Gap junctional regulation of prostate cancer progression

Summary

Principal Investigator: Magnus Edlund
Abstract: [unreadable] DESCRIPTION (provided by applicant): Developing cancers are actively guided by their microenvironments, and at the same time they influence those surroundings. During metastatic invasion, the stromal cells that surround the cancer cells become a local "invasion field," whose micro-vascularization and extracellular matrices differ from normal. Because changes in microenvironment occur relatively rapidly, they have most often been attributed to secreted (indirect) factors exchanged between the two cell populations. Direct cell-cell communication, however, including cytoplasmic channels known as gap junctions, must not be overlooked as a regulatory mechanism during cancer progression. Recent studies of prostate cancer in our laboratory, together with others' work on several carcinomas, reveal increases in the direct gap junctional connection between cancer and stromal cells during cancer progression, as well as increases in the expression levels of specific connexin protein isoforms (out of which the gap junctions are constructed). Evidence is now accumulating that profiles of connexin proteins are critical for invasive behavior. How connexins are regulated during aging, cancer progression and invasion, and how connexins themselves regulate cell behaviors are the focuses of this proposal. We have found that androgen levels (which change as men age) affect connexin profiles, that these profiles affect cell invasion into stromal cell organoids, and that connexins are able to complex with Focal Adhesion Kinase (FAK), a molecule long-known to regulate cell motility via integrin cell adhesion. We aim: 1) to further characterize regulatory effects of cell co-culture, conditioned media, and androgens on connexin expression profiles in cell lines representing different stages of prostate cancer, 2) to use fusion proteins and siRNA to experimentally adjust expression levels of connexin isoforms, searching for effects on cell phenotype and behavior, and 3) to further identify connexin isoform binding-partners, using immunoprecipitation. Not only will these studies clarify connexin protein and gap junctional roles in prostate epithelial-to-mesenchymal transformation (EMT), but they may also reveal diagnostic, connexin "fingerprints" for each cancer stage, and suggest new candidate targets for therapy aimed at decreasing prostate cancer cell invasion and metastasis. Finally, these studies may provide a long-sought link between andropause and prostate cell behavior-between long-distance, hormonal regulatory mechanisms, and those far less-studied mechanisms that depend upon direct cell-cell contact. [unreadable] [unreadable]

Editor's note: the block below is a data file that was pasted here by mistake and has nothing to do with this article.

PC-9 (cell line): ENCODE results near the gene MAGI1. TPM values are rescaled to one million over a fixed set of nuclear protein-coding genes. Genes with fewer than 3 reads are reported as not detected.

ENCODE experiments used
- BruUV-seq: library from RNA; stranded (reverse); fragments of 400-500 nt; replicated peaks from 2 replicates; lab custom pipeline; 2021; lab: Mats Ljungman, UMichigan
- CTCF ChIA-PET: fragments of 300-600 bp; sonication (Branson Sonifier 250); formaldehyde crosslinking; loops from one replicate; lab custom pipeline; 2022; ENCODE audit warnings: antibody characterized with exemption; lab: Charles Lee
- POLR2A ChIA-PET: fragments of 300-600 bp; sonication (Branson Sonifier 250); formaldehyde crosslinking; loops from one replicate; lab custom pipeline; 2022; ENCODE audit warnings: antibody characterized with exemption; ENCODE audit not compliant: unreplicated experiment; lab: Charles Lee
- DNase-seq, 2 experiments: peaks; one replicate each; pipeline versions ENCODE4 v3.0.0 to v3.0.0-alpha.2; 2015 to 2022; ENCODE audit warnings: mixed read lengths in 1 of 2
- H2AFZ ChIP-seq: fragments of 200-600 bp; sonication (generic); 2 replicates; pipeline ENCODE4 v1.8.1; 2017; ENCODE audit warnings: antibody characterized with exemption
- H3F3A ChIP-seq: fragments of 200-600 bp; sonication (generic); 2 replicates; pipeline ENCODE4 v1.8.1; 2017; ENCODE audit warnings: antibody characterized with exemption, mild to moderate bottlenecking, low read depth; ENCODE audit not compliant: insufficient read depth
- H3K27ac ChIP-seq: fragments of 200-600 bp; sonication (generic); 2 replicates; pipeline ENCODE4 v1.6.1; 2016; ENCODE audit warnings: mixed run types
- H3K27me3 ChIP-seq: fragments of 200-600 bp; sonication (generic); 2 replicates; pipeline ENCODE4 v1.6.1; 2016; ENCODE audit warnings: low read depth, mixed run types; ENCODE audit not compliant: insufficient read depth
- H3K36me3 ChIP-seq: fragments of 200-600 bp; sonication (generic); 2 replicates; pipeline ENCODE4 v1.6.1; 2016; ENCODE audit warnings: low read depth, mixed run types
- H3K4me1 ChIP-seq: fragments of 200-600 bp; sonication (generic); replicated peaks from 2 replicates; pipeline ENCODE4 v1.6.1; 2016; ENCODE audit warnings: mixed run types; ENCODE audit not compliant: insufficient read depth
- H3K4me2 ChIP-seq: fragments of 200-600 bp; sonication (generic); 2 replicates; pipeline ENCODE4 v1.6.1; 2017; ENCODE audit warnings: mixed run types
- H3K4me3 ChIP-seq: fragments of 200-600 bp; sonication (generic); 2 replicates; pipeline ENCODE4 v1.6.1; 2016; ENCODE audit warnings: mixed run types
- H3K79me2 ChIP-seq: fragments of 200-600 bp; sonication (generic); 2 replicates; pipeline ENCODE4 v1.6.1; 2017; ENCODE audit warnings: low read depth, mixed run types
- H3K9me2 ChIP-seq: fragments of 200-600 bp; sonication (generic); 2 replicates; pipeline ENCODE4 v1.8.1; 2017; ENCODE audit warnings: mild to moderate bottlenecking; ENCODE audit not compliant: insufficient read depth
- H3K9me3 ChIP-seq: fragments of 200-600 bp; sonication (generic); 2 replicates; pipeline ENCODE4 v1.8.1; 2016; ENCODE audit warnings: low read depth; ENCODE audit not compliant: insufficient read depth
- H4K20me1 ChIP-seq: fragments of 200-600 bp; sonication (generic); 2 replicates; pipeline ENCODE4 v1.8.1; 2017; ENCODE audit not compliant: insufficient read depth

Funding Period: 2005-09-15 - 2008-08-31
more information: NIH RePORT

Top Publications

  1. pmc Met-Independent Hepatocyte Growth Factor-mediated regulation of cell adhesion in human prostate cancer cells
    Amanda Tate
    Department of Urology and Winship Cancer Institute, Emory University School of Medicine, Atlanta, GA, USA
    BMC Cancer 6:197. 2006

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Detail Information

Publications1

  1. pmc Met-Independent Hepatocyte Growth Factor-mediated regulation of cell adhesion in human prostate cancer cells
    Amanda Tate
    Department of Urology and Winship Cancer Institute, Emory University School of Medicine, Atlanta, GA, USA
    BMC Cancer 6:197. 2006
    ..The new HGF binding partner we find on the cell surface may help to clarify conflicts in the past literature about Met expression and HGF response in cancer cells...